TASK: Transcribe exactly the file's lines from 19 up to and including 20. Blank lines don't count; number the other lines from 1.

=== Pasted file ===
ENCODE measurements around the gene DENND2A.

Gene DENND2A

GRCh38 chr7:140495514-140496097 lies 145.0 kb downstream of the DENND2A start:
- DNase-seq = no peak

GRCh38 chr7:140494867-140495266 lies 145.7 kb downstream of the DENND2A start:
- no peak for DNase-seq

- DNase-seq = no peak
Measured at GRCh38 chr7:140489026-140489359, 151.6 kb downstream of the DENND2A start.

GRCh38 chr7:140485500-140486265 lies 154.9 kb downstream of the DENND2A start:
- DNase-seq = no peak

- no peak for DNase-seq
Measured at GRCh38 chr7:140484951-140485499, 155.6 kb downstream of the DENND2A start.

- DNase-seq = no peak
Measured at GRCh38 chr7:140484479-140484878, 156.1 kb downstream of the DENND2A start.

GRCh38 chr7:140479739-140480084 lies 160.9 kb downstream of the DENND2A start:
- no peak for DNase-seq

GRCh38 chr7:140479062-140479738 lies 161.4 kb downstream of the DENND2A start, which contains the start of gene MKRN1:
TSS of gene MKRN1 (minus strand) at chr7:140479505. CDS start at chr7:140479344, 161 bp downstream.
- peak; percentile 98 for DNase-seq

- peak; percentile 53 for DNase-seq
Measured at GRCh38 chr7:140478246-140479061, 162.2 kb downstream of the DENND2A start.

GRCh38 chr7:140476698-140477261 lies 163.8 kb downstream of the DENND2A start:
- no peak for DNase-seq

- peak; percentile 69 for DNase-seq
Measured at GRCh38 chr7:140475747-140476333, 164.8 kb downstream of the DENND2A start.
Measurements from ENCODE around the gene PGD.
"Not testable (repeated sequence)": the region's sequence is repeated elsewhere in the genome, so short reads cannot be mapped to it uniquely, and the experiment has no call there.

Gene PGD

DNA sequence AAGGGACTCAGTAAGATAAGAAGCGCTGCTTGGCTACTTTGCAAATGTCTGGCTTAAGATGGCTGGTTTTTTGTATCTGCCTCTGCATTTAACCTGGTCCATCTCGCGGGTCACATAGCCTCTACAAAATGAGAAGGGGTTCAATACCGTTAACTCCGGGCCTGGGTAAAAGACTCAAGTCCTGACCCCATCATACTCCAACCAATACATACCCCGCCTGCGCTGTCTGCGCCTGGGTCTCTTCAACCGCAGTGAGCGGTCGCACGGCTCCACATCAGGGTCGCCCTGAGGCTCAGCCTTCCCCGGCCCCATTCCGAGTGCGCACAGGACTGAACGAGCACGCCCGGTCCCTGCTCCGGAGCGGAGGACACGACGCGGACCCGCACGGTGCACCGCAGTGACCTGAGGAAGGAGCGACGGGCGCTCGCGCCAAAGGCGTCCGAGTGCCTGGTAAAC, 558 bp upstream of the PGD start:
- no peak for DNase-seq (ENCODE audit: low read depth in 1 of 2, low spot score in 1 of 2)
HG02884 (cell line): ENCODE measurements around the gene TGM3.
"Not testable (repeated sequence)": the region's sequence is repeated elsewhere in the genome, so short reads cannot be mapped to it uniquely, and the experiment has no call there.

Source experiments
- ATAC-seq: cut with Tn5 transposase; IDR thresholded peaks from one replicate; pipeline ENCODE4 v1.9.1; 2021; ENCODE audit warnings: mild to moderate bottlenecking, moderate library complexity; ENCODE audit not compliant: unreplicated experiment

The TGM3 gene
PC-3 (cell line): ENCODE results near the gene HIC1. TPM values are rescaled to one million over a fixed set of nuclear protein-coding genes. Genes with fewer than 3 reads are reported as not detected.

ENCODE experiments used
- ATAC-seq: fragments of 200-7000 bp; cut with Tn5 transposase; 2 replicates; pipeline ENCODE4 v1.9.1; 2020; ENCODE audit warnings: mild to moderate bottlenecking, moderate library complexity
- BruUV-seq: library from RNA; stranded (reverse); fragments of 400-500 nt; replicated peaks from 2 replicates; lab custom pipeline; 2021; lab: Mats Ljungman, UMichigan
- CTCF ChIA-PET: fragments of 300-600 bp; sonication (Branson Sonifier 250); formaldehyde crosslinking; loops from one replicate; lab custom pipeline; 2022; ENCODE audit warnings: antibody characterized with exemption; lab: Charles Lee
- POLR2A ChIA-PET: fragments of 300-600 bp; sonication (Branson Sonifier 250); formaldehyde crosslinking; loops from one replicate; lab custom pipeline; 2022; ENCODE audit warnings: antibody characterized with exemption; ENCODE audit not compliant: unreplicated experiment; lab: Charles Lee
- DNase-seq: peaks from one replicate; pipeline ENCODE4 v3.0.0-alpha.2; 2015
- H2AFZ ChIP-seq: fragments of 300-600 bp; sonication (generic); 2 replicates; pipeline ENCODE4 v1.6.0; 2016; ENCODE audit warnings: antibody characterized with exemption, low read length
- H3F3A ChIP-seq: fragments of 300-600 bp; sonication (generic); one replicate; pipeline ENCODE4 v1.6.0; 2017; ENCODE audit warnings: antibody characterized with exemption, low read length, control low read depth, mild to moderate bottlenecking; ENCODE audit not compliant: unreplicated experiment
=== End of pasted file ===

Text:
- peak; percentile 98 for DNase-seq

- peak; percentile 53 for DNase-seq